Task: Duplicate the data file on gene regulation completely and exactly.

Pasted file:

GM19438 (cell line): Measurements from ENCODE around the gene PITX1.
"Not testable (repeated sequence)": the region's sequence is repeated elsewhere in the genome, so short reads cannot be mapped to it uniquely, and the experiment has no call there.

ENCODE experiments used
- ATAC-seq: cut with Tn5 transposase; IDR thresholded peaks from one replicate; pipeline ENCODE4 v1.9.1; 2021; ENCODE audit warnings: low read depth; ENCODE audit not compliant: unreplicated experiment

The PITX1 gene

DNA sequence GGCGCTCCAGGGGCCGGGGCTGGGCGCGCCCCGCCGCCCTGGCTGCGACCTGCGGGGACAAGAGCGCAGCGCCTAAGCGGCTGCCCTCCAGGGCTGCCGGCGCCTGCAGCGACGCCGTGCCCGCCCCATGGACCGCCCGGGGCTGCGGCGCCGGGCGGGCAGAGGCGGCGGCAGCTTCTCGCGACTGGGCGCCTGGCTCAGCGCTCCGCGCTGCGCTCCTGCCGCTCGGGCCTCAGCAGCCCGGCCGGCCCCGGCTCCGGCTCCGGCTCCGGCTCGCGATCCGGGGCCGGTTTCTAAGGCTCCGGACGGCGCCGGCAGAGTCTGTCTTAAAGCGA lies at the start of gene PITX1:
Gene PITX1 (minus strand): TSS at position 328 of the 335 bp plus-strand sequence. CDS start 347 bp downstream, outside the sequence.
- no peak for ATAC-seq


GM19438 (cell line): Measurements from ENCODE around the gene PITX1.
"Not testable (repeated sequence)": the region's sequence is repeated elsewhere in the genome, so short reads cannot be mapped to it uniquely, and the experiment has no call there.

ENCODE experiments used
- ATAC-seq: cut with Tn5 transposase; IDR thresholded peaks from one replicate; pipeline ENCODE4 v1.9.1; 2021; ENCODE audit warnings: low read depth; ENCODE audit not compliant: unreplicated experiment

The PITX1 gene

DNA sequence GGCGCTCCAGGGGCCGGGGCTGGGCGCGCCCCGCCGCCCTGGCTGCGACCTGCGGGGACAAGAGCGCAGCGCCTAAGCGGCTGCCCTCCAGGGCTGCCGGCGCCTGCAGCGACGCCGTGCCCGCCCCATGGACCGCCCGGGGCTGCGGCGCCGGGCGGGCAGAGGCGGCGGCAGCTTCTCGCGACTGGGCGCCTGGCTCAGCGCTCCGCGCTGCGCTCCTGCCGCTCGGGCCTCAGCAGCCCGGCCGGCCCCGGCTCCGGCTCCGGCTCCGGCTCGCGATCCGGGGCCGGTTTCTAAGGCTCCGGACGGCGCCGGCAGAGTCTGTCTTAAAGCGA lies at the start of gene PITX1:
Gene PITX1 (minus strand): TSS at position 328 of the 335 bp plus-strand sequence. CDS start 347 bp downstream, outside the sequence.
- no peak for ATAC-seq